During medical detox through a high-quality treatment program, medications will be administered as needed to help reduce the severity of withdrawal symptoms and shorten the time it takes to detox. Complementary therapies like yoga, acupuncture, massage, or meditation improve your sense of well-being and help improve withdrawal symptoms.
A major focus during detox is engaging the client in treatment. The more motivated you are, the better your chances of successful long-term recovery. Therapies like motivational interviewing will help you identify your own intrinsic reasons for wanting to recover from an addiction. A variety of assessments helps you and your treatment team determine the best level of care for you. Together, you’ll develop a treatment plan that addresses your unique needs, issues, and challenges.
Once detox is complete, treatment for the addiction begins.
Intensive Outpatient Programs: What to Expect
Addiction is far more complex than dependence, which is characterized by physical withdrawal symptoms that occur when you stop using. Addiction is the result of physical and chemical brain changes that lead to compulsive substance abuse despite negative consequences. Addiction almost always has underlying causes, often including a history of trauma, chronic stress, or a co-occurring mental illness.
For an IOP to be successful, it must address all of an individual’s multiple needs. An individualized treatment plan will include a variety of traditional and complementary therapies, classes, and interventions that are chosen based on your unique needs. This holistic approach to treatment addresses issues of body, mind, and spirit for whole-person healing.
Depending on the program schedule, you will head to the treatment center for programming three to five days each week. Therapies commonly used in IOPs include:
- Traditional therapies: Traditional therapies include cognitive-behavioral therapy, acceptance and commitment therapy, dialectical behavior therapy, and family therapy. These therapies help you learn to think and behave in healthier ways and address a variety of underlying issues behind the addiction.
- Complementary therapies: Complementary therapies include art or music therapy, restorative yoga, mindfulness meditation, and outdoor adventure therapy. Complementary therapies help you develop greater self-awareness, express difficult emotions and experiences, increase self-esteem and self-confidence, and look at old problems in new ways.
- Psychoeducational classes: Psychoeducational classes to help you better understand addiction and the issues it creates in your life. They help you understand how recovery works and the best ways to enjoy success.
- Other interventions: Other interventions are based on your needs and may include vocational, educational, housing or legal assistance; medical or mental health care; and life skills classes.
Through a variety of therapies, you will:
- Address the underlying issues of the addiction
- Develop essential coping skills for stress, cravings, negative emotions, and other relapse triggers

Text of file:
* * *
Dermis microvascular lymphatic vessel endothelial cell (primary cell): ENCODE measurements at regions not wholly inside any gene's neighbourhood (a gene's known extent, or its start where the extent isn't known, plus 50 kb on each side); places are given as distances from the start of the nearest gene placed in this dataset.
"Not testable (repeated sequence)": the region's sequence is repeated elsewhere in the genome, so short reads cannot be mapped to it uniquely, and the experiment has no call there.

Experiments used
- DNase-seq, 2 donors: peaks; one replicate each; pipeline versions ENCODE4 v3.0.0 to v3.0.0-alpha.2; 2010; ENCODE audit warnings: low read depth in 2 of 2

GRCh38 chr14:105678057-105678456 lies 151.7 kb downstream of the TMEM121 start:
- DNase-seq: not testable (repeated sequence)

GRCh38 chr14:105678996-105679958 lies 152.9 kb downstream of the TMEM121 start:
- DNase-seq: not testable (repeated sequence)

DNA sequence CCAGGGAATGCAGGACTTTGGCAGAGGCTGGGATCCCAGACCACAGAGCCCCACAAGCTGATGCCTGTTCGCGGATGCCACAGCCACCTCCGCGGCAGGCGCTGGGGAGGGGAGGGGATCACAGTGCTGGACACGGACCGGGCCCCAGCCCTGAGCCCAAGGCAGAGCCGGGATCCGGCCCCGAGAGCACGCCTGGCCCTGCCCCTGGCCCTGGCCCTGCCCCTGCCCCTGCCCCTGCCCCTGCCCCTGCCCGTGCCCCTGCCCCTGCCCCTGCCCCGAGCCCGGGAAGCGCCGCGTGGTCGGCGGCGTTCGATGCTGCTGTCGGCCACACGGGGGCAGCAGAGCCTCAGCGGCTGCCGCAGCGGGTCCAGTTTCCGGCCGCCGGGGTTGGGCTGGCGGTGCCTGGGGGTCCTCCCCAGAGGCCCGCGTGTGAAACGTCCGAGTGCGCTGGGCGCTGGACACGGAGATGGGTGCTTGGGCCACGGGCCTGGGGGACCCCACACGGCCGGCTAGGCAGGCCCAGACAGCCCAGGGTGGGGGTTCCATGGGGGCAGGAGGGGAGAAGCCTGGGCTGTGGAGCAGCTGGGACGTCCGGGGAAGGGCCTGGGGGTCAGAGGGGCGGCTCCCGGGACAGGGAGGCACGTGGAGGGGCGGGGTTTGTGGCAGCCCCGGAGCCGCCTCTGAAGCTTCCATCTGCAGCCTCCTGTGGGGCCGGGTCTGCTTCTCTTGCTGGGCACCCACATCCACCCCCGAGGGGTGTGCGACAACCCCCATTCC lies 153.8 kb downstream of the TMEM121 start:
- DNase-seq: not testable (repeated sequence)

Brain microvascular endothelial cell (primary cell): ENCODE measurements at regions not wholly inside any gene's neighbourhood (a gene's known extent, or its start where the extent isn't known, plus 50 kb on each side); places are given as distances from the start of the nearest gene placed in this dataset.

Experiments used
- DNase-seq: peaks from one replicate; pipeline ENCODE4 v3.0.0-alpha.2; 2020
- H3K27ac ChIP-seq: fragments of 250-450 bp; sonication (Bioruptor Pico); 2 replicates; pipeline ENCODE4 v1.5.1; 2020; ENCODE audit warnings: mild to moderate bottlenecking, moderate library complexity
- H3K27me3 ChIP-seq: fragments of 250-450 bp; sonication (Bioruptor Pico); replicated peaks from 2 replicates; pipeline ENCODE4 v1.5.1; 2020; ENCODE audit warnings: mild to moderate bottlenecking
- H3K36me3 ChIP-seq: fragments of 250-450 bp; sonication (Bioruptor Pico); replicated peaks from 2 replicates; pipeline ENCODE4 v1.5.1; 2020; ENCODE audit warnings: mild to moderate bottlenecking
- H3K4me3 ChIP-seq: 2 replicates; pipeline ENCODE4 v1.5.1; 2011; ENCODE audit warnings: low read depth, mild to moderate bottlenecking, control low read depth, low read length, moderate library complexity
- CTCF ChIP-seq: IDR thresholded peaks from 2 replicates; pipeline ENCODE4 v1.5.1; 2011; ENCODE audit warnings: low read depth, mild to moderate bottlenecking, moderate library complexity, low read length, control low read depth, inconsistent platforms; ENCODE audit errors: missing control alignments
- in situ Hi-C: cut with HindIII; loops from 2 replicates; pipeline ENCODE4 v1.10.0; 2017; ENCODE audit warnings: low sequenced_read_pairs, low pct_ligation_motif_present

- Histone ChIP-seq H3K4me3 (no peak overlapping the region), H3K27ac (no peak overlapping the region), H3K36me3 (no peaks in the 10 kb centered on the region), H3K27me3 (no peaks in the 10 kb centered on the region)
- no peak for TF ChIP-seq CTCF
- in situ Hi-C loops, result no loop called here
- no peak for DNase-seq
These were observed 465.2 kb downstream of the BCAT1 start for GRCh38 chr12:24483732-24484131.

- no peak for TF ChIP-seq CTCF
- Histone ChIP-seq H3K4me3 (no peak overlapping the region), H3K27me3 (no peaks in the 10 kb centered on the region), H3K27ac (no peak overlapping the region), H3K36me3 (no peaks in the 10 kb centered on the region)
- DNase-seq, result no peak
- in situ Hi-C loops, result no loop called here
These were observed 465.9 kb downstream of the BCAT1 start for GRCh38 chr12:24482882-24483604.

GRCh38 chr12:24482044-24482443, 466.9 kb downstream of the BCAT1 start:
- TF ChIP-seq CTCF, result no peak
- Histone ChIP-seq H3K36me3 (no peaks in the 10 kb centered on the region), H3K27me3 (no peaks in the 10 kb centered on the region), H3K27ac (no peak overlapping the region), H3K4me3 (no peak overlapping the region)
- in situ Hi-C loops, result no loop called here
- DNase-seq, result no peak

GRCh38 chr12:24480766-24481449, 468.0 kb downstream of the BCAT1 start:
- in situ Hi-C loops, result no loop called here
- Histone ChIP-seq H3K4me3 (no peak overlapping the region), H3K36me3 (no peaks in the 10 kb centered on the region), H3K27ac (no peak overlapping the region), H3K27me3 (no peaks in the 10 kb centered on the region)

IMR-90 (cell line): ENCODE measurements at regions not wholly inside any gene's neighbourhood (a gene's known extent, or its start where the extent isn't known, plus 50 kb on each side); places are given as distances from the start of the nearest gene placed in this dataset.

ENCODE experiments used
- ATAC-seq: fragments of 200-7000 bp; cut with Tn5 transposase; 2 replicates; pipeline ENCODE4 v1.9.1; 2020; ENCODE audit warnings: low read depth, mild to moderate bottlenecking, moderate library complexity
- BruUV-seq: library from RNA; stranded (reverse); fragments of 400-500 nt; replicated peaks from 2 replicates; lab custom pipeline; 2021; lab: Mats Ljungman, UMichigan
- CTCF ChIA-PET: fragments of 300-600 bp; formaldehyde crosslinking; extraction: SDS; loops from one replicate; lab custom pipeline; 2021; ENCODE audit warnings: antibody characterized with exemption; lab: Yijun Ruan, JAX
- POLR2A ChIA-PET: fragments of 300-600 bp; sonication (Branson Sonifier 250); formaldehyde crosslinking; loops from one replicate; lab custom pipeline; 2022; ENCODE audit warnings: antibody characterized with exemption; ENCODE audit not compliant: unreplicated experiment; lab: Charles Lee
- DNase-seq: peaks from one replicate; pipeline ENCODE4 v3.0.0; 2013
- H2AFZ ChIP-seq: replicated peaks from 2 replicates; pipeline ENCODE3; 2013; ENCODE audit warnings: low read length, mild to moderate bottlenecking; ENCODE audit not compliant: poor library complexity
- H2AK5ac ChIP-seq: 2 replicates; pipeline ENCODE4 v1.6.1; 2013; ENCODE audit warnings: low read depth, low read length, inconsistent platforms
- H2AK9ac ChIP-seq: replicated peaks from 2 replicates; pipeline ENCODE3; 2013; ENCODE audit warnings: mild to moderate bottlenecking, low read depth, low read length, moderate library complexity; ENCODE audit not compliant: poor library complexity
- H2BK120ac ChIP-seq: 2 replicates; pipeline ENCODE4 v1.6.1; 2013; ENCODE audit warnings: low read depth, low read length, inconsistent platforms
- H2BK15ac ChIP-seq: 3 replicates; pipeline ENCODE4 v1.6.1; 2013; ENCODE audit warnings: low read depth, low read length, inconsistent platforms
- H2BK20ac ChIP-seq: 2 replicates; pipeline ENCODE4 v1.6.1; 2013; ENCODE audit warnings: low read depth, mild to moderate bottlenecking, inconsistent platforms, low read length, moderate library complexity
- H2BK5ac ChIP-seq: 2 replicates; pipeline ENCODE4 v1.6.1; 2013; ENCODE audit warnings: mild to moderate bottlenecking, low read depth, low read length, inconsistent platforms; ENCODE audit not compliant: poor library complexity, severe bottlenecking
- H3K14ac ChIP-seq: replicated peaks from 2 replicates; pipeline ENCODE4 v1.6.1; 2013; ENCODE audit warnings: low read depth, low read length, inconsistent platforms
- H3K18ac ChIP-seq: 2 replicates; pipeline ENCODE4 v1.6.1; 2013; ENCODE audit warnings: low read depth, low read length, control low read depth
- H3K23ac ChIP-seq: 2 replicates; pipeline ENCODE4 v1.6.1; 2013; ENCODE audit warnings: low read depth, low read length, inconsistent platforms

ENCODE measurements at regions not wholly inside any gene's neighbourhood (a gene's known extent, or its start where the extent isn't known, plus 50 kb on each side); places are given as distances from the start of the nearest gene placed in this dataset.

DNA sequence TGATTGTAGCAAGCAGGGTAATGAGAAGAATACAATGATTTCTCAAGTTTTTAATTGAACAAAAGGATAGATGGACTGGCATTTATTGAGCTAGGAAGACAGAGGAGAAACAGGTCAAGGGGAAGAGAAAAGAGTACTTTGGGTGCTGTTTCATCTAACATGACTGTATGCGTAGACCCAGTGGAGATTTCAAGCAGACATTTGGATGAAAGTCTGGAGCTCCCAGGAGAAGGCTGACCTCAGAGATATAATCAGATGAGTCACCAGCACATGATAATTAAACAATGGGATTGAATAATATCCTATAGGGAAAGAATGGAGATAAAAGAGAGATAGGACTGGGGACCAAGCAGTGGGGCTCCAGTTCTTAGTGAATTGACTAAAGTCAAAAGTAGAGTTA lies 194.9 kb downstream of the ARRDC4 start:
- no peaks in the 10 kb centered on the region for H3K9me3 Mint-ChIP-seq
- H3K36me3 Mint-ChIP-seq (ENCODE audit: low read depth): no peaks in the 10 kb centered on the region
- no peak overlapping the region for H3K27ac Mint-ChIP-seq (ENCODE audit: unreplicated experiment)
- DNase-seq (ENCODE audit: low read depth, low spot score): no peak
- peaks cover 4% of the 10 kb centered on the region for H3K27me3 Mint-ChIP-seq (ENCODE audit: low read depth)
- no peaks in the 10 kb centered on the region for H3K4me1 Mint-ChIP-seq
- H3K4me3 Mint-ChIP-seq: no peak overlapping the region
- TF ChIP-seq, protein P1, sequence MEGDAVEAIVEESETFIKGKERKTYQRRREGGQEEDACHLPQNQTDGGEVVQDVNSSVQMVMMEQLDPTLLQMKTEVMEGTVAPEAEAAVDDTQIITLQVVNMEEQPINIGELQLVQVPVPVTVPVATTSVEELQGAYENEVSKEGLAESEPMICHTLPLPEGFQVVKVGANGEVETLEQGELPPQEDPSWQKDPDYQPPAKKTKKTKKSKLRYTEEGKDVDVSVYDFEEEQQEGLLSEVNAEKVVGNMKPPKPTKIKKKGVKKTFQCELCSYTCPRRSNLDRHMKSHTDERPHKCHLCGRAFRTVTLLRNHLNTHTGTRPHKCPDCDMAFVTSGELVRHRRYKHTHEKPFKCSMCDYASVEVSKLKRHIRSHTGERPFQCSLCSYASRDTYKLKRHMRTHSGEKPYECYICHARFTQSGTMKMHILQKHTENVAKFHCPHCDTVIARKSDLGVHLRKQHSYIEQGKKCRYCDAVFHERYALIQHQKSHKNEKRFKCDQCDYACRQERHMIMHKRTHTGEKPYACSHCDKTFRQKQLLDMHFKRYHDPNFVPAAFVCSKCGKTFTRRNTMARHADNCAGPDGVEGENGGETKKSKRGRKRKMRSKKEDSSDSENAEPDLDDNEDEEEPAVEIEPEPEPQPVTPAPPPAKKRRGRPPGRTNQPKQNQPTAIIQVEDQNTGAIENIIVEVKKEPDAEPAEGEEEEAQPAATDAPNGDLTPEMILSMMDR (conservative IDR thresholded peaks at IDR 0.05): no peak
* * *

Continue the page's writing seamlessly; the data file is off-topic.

- Identify and change dysfunctional patterns of thinking and behaving
- Find purpose and meaning in a life of sobriety
- Learn to relax and have fun without drugs or alcohol
- Repair damaged relationships and restore function to the family system
- Learn to develop healthy relationships
Treatment through an IOP helps you remove the need to use drugs or alcohol and can lead to a higher quality of life, greater sense of well-being, and authentic happiness down the road.
The Goals of an Intensive Outpatient Program
Although IOPs vary in their location, programming, and comprehensiveness, they all address the same general goals, according to the Substance Abuse and Mental Health Services Administration.
These goals include:
- Achieving abstinence
- Fostering behavioral changes and a new lifestyle
- Facilitating participation in a community-based support group, such as a 12-step program
- Addressing a wide range of needs and problems
- Helping with development of a strong and positive support system outside of treatment
- Improving problem-solving and coping skills
The recommended minimum duration of an IOP is 90 days. Anything less, according to the National Institute on Drug Abuse, is of limited effectiveness. Once you complete the IOP, you’ll be referred to an outpatient program that will involve fewer hours of programming and help you transition into solo recovery. In many cases, the outpatient program will be housed in the same facility and involve the same treatment providers as the IOP.
An Intensive Outpatient Program Can Help End an Addiction for Good
Intensive outpatient treatment can help you recover from an addiction for the long-term. According to an article published in the journal Psychiatric Services, a high level of evidence shows that an IOP can be equally effective as an inpatient program, but IOPs offer flexibility and the opportunity to continue working, attending school or caring for the family while in treatment. If an IOP is right for you, it can help you achieve abstinence and enjoy a higher quality of life for the long-haul with minimal disruption to your life.